Josh Verlin (@jmverlin)
BUFFALO, N.Y.–Conference realignment will un-align, if only for two hours or so.
At the First Niagara Center on Saturday evening, the clock will be rewound just long enough to remember what was for many years the dominant basketball conference in the country.
When Villanova and Connecticut meet in the NCAA Tournament’s third round, the old Big East will live again.
“It’s just like an old Big East game,” Villanova senior James Bell said. “It’s going to be real physical, great pace and just going to be an all-out good game.”
UConn, now in the American Athletic Conference, and Villanova, in the “new” Big East, were conference rivals for 33 years between when the Wildcats joined the conference in 1980-81 and when the Huskies departed it after last season.
Football–and the money that comes with it–was the deciding factor in all the realignment, with UConn going with the dual-sport AAC while ‘Nova stayed with the basketball-only Big East. But the new Big East, while certainly not a bad 10-team conference, doesn’t quite have the heft that its namesake, with 16 member schools, did.
Gone are perennial NCAA contenders in UConn, Syracuse (ACC), Pitt (ACC), West Virginia (Big 12) and Louisville (AAC and next year ACC), who won the national championship in 2013 in their final act as Big East members. Creighton, Xavier and Butler came aboard to join programs like ‘Nova, Georgetown, Marquette and more, but it’s not the conference that sent as many as nine teams to the NCAA Tournament, which happened back in 2012.
“You miss the good teams in our league,” Bell said. “We have great teams in our league now, [but] Syracuse, Connecticut, they brought an extra edge to our league that we kind of miss. It’s just great playing them again.”
More than just the competitiveness and physical play the league became known for was the perception surrounding it. The conference tournament, held every year at Madison Square Garden, was an event in and of itself, with downtown Manhattan transformed into a basketball wonderland for five days every March.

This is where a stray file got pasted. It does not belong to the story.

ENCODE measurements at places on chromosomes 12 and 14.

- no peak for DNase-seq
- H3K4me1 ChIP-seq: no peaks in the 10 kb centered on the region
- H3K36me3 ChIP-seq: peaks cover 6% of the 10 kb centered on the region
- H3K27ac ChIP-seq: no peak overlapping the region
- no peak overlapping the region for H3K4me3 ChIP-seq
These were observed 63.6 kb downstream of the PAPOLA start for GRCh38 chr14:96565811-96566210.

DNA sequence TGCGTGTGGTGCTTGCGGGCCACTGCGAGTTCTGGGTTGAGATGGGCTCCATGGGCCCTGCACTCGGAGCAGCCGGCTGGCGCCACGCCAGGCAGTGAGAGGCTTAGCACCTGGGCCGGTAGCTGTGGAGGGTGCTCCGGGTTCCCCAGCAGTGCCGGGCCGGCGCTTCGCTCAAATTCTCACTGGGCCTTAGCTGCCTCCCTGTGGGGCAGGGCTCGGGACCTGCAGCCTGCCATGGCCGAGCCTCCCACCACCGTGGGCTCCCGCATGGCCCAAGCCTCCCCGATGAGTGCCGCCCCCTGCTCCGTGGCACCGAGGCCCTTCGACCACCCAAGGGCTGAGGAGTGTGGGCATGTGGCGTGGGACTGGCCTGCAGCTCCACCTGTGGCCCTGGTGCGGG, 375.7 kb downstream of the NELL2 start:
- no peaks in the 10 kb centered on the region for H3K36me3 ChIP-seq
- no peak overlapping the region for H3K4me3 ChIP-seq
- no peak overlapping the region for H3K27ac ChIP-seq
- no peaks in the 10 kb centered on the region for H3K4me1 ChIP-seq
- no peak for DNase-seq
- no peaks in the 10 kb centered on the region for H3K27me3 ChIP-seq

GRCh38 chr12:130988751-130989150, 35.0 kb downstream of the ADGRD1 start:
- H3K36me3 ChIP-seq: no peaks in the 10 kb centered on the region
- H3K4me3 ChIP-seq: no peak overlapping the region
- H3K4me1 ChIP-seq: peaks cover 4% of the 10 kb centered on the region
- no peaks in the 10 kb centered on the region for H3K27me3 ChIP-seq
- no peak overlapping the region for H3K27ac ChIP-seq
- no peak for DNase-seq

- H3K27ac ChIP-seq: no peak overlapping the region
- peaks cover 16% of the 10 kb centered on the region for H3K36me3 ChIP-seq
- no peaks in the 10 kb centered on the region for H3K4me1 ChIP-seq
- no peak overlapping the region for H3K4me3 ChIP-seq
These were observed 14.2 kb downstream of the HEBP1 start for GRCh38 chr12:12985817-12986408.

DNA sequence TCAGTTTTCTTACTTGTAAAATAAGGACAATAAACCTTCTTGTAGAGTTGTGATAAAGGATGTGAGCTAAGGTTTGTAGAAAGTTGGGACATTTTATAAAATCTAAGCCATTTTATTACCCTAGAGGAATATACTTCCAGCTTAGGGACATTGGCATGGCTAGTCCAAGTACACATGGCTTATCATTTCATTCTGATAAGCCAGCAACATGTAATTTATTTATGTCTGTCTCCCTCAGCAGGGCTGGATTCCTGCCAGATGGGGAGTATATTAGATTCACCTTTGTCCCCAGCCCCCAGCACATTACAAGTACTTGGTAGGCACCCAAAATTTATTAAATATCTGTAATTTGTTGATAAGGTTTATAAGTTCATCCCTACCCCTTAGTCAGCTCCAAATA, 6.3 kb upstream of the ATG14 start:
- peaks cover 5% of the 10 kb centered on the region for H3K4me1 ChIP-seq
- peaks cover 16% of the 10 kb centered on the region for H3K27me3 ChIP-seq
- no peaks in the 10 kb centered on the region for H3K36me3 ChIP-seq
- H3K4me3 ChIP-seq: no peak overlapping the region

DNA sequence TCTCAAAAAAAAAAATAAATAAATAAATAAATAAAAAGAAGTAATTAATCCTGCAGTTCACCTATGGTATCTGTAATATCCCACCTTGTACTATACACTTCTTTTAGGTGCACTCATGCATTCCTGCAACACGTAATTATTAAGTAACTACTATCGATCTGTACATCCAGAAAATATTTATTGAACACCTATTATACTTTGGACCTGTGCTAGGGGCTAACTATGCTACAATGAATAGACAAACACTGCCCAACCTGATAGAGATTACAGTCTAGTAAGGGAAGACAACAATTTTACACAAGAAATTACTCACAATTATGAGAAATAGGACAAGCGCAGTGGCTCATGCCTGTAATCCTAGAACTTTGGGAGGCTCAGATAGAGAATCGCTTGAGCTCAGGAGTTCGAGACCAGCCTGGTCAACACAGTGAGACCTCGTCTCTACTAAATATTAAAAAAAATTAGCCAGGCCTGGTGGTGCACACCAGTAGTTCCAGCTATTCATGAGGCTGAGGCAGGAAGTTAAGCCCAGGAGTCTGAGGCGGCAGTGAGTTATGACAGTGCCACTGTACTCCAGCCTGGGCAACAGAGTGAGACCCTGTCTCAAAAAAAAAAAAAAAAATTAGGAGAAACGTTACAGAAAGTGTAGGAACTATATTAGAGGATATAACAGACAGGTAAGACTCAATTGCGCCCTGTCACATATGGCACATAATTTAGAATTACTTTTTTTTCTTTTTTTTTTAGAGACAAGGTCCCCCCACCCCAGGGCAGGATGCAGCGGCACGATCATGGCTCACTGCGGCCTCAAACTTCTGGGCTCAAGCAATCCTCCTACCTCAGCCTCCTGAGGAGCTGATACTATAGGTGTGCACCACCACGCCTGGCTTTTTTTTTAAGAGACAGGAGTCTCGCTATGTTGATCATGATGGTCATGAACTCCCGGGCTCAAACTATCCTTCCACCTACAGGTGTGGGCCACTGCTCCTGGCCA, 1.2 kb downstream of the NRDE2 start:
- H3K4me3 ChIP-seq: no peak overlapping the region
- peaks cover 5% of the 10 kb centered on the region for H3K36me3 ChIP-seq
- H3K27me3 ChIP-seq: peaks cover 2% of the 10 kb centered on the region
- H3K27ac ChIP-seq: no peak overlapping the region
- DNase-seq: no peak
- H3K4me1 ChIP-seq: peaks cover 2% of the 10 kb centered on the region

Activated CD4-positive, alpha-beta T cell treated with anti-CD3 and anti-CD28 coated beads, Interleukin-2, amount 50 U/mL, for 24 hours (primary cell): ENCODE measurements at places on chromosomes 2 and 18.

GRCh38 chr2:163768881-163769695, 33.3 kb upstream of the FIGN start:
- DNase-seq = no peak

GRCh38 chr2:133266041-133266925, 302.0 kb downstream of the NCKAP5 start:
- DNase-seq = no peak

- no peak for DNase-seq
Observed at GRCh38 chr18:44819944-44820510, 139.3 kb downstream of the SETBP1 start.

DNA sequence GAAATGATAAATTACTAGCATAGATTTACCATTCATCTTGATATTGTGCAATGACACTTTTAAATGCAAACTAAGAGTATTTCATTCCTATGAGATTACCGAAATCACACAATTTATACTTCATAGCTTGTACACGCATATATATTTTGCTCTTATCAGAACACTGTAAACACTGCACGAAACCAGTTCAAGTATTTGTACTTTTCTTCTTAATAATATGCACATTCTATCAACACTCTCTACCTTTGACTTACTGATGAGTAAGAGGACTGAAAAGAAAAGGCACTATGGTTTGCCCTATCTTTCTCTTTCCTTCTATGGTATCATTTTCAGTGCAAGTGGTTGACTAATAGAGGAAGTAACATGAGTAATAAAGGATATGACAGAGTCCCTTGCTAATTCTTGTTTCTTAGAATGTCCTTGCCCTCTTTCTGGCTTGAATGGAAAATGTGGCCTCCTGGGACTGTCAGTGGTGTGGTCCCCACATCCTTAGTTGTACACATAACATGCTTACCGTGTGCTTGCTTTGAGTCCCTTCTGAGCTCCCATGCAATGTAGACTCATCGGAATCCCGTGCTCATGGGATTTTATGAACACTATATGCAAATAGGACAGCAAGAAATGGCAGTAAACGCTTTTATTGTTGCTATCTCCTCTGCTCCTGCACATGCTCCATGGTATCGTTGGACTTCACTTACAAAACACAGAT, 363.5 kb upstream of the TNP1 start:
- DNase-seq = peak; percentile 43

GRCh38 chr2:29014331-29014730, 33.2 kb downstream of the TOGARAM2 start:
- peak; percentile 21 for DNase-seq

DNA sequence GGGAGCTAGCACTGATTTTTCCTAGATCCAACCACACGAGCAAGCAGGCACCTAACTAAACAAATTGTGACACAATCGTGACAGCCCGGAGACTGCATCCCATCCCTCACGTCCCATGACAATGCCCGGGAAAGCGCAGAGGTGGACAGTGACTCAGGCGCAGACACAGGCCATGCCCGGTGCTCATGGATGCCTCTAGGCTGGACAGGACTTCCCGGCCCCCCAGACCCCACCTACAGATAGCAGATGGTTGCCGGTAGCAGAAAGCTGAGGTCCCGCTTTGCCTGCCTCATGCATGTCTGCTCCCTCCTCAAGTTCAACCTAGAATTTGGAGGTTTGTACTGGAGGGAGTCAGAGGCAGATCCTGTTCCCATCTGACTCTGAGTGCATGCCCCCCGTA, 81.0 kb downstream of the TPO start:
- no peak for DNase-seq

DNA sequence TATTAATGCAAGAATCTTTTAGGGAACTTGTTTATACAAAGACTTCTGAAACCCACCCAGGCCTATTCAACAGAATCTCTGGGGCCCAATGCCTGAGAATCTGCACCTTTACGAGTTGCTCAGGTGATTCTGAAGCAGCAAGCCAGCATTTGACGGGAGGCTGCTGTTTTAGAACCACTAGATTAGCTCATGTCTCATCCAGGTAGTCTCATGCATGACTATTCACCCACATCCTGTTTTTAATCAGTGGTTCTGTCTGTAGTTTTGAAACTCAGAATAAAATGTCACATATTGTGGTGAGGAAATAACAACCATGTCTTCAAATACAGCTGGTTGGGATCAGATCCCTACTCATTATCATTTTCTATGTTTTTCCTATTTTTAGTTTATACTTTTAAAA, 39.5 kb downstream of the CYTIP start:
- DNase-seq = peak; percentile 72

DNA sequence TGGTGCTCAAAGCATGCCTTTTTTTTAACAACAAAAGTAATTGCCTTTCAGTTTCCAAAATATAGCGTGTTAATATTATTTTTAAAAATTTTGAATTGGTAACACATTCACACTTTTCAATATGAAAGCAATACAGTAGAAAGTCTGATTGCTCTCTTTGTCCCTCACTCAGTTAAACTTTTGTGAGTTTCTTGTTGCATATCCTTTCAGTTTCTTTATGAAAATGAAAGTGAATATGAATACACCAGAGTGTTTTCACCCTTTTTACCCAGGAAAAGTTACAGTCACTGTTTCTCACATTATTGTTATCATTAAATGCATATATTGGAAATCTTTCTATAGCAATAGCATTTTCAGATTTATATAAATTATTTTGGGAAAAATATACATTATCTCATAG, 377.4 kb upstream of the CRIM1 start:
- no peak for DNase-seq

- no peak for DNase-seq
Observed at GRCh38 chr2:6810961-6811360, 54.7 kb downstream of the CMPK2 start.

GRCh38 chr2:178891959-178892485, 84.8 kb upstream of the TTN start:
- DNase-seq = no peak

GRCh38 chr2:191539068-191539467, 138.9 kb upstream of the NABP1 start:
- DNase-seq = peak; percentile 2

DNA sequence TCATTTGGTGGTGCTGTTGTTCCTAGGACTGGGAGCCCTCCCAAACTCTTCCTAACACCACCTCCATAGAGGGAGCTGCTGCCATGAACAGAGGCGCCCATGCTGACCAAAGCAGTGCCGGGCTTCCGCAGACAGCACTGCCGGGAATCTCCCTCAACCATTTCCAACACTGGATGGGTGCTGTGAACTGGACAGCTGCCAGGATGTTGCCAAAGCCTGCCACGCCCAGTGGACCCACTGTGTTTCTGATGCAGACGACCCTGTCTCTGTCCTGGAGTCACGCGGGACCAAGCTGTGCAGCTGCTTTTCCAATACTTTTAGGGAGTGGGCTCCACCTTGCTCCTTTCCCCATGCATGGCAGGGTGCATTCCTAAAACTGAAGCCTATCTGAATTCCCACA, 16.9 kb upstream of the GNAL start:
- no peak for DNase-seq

No matter when Big East teams played, other in the league were paying attention.
“I think the Big East probably did the best job of any conference ever in the history of sports of creating camaraderie and a pride in the conference,” Villanova coach Jay Wright said. “I know we all still root for each other. I know we do, because Syracuse people are in our lobby.
“I’ll never forget when we played at Syracuse in the Sweet 16 against North Carolina [in 2005], when we walked into the [Carrier] Dome, everyone is like ‘hey, let’s go, Big East, Big East,’ you know. And they cheered for us. There’s just something very special about the Big East.”
Villanova’s players and coach were the most outspoken about the former megaconference at the Friday media sessions, which had Villanova and UConn players and coaches as well as the other game at First Niagara tomorrow, Syracuse and Dayton.
Syracuse head coach Jim Boeheim almost refused to comment, asking “you don’t ask questions of someone’s ex-wife, do you?”
UConn head coach Kevin Ollie settled for the middle ground.
“You feel familiarized with them, you played against them last year. But at the end of the day, it’s a basketball game,” said the second-year head coach, who played in the Big East as a member of the Huskies from 1992-95 before a 13-year pro career. “I don’t care what league we’re playing against, we’ve got to go out there and play. I want UConn to be out on top at the end of the game. So it’s good for the media, it’s good that they set it up. But at the end of the day, we’ve got to go play.”
Villanova has held a slight edge overall, leading UConn 33-30 all-time in the series. The Huskies had been making up ground, winning 17 of the last 24 matchups dating back to 1998.
In the teams’ last meeting, on Feb. 16, 2013, Ryan Arcidiacono had the biggest scoring outburst of his freshman season with 25 points in a 70-61 Villanova win. The year before, it was then-sophomore Shabazz Napier who burst onto the scene, nailing a 3-pointer from halfway between the arc and midcourt to lift the Huskies past the Wildcats in overtime at the Wells Fargo Center.
The on-court familiarity might not matter as much as the bigger picture.
“Even though we played against Villanova, they’re a whole different team,” Napier said. “This is a new season. their players are much more experienced, and we have not played any of their guys. They’ve been playing real well throughout the whole season.
“So definitely, it’s not going to be new in the sense of Connecticut playing Villanova, but its going to be new in the sense of the plays they run and how well they run it or the experience that the guards have.”
Tipoff is scheduled for approx. 9:40 PM, and can be seen on TBS.